Fractionation techniques are known which will provide a 95+% fructose stream from a feed comprising about 42% (dsb) fructose (the typical output from dextrose isomerization). Thus, it is possible to obtain an ACF feed stream from an EFCS process with little or no modification. Most preferably, the fractionation system is of the simulated moving bed chromatographic type, as is well-known in the art.
Referring now to FIG. 2, the details of the integrated process will be described. As shown in the block labeled "Primary Conversion/Refining," starch is first converted to dextrose using the conventional enzyme-based process described hereinabove.
The isomerization step employs an enzyme to convert dextrose to fructose. The enzyme is fixed to a carrier and is stationary in a column (isocolumn) until it is replaced when it is exhausted. One advantage of the present invention is that it permits the efficient utilization of increased quantities of isomerase in the isocolumns, Owing to seasonal fluctuations in the demand for EFCS (55% fructose), a producer who invests in additional isomerase to meet peak demand must pay for that increased level of isomerization capacity throughout the year even when his EFCS production is at a relatively low level. By selectively practicing the integrated process disclosed herein, a producer can efficiently utilize the increased level of isomerization by channeling more of the high-fructose stream from the fractionation train to EFCS production when demand for that product is high and employing a greater portion of that stream in ACF production when demand for EFCS is lower. In this way an investment in increased isomerization capability can be effectively utilized throughout the year.
Fractionation occurs in a train, or group of vessels containing resin which operate in sequence to separate fructose from dextrose in the syrup feed stream. The feed stream and elution water stream are fed into the train and one or more high-fructose product streams, a high-dextrose raffinate stream, and/or one or more high-oligosaccharide raffinate streams are removed. As shown in FIG. 3, the high-dextrose stream is recycled to isomerization for conversion to fructose while the high-fructose stream(s) goes into the ACF portion of the process or is blended to make EFCS.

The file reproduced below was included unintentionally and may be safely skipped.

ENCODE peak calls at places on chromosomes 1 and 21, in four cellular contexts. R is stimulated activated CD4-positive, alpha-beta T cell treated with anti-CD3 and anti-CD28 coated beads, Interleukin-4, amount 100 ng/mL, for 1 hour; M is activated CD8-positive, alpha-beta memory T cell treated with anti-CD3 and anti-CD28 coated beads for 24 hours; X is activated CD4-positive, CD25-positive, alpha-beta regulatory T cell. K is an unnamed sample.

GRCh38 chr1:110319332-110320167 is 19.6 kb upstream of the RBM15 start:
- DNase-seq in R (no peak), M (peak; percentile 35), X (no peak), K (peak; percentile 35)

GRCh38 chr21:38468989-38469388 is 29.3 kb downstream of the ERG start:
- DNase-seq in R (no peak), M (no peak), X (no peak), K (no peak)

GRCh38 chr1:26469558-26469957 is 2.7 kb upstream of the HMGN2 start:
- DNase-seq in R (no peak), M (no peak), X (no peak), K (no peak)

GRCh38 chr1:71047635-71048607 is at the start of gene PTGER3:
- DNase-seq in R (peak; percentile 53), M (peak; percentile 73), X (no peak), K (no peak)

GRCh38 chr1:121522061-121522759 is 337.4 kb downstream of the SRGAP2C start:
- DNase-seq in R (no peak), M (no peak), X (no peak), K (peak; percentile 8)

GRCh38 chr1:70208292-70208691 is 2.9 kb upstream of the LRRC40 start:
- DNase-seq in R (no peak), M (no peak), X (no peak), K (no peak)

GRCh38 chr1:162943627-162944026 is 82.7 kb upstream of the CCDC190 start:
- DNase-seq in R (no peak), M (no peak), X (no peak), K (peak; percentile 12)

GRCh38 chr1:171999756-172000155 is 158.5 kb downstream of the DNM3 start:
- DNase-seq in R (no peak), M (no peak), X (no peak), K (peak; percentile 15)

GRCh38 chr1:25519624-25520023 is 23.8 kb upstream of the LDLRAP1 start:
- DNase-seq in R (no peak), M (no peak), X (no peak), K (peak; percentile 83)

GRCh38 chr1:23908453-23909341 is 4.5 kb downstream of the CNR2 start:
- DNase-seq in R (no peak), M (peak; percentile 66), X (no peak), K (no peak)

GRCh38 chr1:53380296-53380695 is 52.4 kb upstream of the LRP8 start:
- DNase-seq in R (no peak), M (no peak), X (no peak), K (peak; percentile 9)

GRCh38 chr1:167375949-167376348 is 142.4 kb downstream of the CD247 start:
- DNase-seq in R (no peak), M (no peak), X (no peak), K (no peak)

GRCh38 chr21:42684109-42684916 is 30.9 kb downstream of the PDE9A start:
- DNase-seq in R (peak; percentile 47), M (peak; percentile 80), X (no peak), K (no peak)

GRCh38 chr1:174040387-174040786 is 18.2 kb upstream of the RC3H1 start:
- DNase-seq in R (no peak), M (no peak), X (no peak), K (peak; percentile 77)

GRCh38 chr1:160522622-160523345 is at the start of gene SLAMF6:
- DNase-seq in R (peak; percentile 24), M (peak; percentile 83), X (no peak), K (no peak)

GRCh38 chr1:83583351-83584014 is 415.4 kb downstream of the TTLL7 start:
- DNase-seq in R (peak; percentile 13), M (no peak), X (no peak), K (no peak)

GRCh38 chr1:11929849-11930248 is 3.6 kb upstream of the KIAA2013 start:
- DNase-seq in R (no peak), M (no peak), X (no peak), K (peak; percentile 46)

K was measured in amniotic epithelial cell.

Fractionation capacity is measured by the feed flow rate, percent fructose in the product stream, and recovery of fructose in the stream. For a given dsb, fructose content, the higher the fractionation capacity, the lower the fructose conversion that is needed in isomerization. Therefore, to lower the isomerase ingredient cost, fractionation is preferably continuously operated at its maximum capacity.
To obtain practical crystallizer yields from the ACF process the fractionation product must be greater than about 90% (dsb) fructose and preferably greater than 95% (dsb) fructose. Since this is higher than the 90% (dsb) fructose normally isolated in an EFCS process, special operating conditions for conventional fractionation systems have to be used that may result in decreased fractionation capacity. These are: 1) slowing the syrup feed rate without changing the elution water ratio to enhance resolution and/or, 2) increasing the elution water ratio to enhance resolution. These operating conditions have the disadvantage of either decreasing product throughput and/or adding water which must subsequently be removed, entailing at least the expenditure of additional energy. There is, however, a preferred alternative.
As will be appreciated by those skilled in this art, when an aqueous solution comprising dextrose and fructose is passed through a suitable chromatographic column, at least a partial resolution of the two species is obtained. To achieve fractionation, the effluent from the column must be diverted as appropriate in order to isolate the desired fractions. The diverted portions are commonly referred to as "cuts". A "narrow cut" contains fewer volume elements of the effluent than does a "wide cut". Thus, in terms of purity, a separation may be optimized for a particular species by taking an appropriately narrow cut. The usual trade-off for taking a narrow cut from the effluent is that the total recovery of the selected species is adversley affected.